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This watershed reference presents epidemiological, clinical, and experimental evidence that cardiovascular disease, Type 2 diabetes, and chronic lung disease originate through adaptations to the intrauterine environment. These new findings suggest that major chronic diseases in adult life may be prevented by improving the nutrition of girls and young women to promote healthy fetal development during pregnancy.
Focusing on prenatal programming-the process whereby stimuli or insults at critical early periods of life have lasting effects-Fetal Origins of Cardiovascular and Lung Disease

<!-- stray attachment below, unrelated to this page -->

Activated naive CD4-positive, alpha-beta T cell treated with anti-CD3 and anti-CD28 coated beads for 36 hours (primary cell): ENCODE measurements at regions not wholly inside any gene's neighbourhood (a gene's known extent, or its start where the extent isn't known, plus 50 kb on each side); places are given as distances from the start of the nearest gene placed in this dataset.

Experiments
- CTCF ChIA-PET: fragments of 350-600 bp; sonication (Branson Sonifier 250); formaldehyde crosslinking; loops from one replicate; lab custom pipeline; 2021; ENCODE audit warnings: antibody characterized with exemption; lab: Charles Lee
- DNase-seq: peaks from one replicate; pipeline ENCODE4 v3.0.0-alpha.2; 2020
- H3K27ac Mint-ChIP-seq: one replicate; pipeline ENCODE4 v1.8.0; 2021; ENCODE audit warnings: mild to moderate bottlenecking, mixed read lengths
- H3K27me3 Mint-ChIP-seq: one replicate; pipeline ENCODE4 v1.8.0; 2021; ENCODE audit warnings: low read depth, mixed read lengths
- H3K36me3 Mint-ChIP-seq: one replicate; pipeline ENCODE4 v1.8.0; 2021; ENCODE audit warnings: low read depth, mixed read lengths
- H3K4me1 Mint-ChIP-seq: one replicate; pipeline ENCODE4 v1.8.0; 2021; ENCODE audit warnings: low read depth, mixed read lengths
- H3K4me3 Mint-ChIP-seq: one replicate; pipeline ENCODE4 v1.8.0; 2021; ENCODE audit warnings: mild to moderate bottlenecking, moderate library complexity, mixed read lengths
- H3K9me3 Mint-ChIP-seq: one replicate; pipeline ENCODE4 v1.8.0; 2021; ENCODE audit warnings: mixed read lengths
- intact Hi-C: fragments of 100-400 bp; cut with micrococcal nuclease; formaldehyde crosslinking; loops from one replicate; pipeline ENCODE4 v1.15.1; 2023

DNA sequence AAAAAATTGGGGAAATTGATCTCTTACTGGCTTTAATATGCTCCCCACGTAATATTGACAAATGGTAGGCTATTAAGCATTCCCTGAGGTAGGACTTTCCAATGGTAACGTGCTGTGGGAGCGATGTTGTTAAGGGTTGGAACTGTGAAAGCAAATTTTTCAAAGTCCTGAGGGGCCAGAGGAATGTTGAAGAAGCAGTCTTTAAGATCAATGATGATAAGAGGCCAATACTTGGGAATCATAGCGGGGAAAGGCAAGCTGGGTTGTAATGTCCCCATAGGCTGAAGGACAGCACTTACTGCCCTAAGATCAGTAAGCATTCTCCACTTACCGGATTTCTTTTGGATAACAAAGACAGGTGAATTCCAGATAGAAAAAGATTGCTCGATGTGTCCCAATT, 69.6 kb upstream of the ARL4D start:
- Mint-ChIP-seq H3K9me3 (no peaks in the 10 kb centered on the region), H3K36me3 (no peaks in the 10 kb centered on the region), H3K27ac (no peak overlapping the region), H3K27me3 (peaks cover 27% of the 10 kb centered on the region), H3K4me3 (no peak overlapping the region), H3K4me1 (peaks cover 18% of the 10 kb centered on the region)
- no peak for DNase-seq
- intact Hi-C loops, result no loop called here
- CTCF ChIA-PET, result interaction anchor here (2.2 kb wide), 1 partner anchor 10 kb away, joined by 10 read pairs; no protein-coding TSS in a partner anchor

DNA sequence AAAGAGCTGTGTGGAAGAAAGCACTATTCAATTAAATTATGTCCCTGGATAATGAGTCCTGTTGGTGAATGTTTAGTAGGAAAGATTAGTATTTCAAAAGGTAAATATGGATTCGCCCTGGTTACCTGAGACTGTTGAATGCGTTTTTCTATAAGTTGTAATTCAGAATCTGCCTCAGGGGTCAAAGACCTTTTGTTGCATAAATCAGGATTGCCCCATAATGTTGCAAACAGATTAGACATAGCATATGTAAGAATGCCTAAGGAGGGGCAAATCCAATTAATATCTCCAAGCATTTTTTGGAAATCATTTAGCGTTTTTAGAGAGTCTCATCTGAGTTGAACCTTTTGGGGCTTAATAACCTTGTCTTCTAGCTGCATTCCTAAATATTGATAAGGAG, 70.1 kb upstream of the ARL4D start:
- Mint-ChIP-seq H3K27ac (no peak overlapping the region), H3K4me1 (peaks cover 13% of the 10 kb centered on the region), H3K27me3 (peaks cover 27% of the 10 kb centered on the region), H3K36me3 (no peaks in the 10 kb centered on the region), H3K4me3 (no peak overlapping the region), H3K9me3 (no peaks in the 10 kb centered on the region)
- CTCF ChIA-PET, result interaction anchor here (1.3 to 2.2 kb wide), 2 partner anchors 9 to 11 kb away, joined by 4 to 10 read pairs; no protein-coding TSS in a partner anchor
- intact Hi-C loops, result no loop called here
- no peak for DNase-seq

demonstrates the associations between low birthweight and cardiovascular disease and Type 2 diabetes in adults
reveals the association between prenatal influences and hypertension and asthma in adult life
describes pancreatic development in the fetus when the mother is malnourished or experiences metabolic disturbances during pregnancy
examines the effects of undernutrition during gestation in experimental animal models
discusses how the human fetus adapts to variations in maternoplacental nutrient supply
details fetal influences on lipid metabolism, insulin sensitivity, the somatotrophic axis, andrenarche, and pubarche
Investigating when nurturing begins to influence and modulate gene expression, Fetal Origins of Cardiovascular and Lung Disease is critical for pulmonologists, cardiologists, pediatricians, neonatologists, obstetricians, internists, family practice physicians, and hospital interns and residents.